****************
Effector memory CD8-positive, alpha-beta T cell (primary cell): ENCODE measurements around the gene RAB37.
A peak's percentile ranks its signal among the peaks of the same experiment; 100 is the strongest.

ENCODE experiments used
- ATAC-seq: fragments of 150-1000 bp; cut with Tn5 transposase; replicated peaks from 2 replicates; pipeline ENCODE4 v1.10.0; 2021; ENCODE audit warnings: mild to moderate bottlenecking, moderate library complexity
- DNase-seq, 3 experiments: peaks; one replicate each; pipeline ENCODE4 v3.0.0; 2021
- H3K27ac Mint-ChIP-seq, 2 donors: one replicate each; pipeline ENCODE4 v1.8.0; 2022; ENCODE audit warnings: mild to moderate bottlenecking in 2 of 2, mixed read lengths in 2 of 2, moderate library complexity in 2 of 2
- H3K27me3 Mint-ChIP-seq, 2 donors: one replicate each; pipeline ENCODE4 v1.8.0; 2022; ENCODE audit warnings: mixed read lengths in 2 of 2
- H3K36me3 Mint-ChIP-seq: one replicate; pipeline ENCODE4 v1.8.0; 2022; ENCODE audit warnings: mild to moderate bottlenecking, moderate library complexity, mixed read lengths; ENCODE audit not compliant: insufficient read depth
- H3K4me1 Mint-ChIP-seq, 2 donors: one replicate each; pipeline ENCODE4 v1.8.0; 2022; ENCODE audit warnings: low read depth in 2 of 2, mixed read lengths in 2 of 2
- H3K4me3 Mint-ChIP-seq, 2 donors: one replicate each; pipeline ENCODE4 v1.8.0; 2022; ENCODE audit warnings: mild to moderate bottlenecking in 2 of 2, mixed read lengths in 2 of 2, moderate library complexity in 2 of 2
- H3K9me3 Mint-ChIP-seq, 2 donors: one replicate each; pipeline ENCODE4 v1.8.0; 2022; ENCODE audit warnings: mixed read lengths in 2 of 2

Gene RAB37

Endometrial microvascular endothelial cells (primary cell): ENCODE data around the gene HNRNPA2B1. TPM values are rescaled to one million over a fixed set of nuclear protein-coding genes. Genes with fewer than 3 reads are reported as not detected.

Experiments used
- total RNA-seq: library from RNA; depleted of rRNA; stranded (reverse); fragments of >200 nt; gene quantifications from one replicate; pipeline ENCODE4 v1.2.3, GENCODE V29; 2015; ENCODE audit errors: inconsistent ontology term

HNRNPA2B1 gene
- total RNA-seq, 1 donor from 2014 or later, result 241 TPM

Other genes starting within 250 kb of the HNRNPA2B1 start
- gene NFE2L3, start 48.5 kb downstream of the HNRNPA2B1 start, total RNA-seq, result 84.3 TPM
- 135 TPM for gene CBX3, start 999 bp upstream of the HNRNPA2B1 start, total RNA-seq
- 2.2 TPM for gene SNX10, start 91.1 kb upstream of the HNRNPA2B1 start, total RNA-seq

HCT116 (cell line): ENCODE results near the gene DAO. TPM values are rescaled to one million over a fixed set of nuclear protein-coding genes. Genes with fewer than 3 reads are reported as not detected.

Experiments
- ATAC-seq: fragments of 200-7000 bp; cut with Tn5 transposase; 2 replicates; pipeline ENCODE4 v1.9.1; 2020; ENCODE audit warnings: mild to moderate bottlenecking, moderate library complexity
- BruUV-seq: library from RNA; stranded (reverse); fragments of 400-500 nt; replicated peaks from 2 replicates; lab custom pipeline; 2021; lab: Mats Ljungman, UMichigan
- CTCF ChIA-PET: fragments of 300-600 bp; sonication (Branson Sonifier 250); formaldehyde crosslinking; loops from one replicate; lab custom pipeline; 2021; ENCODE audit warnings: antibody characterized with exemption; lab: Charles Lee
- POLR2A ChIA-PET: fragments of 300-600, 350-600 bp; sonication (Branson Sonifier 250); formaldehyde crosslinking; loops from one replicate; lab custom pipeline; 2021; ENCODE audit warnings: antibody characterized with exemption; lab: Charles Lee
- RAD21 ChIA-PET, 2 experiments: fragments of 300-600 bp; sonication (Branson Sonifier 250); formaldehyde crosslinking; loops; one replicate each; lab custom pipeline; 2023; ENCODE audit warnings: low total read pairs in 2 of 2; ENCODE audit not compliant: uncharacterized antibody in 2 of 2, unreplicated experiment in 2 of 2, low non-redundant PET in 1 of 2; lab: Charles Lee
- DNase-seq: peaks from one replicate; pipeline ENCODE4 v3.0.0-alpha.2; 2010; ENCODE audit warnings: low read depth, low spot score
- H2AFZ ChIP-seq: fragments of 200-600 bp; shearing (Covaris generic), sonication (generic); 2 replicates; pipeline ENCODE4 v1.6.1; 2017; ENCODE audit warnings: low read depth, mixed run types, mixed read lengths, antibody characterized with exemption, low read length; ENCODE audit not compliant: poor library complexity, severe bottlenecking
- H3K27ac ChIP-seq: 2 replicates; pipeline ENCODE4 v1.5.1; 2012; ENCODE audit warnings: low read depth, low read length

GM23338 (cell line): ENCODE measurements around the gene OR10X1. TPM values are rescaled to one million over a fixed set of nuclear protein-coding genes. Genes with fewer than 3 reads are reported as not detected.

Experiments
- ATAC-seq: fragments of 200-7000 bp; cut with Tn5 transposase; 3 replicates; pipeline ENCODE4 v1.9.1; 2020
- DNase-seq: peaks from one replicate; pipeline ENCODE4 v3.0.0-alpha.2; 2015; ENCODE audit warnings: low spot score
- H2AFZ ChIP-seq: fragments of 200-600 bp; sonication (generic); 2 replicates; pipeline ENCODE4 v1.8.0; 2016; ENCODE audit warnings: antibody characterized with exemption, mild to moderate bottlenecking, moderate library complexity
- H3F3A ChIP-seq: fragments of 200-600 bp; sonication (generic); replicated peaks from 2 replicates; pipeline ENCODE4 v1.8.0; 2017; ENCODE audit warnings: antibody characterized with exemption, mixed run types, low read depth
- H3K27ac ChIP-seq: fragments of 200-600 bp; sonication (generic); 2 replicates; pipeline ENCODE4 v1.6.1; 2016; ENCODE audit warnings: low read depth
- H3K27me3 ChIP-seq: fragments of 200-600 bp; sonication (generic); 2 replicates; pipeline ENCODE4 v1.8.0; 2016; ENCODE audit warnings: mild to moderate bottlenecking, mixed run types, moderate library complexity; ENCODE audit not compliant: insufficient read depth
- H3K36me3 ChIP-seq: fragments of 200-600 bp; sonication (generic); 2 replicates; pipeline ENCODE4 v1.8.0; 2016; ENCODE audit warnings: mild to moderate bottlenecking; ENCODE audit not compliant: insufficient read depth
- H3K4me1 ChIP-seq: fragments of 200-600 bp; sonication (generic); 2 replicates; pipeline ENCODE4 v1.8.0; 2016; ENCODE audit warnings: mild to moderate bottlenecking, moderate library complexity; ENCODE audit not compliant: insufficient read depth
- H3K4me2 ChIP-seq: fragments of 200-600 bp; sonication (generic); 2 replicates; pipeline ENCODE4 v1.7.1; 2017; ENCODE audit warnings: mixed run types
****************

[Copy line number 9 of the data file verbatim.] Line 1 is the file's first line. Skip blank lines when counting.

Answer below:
- H3K4me1 Mint-ChIP-seq, 2 donors: one replicate each; pipeline ENCODE4 v1.8.0; 2022; ENCODE audit warnings: low read depth in 2 of 2, mixed read lengths in 2 of 2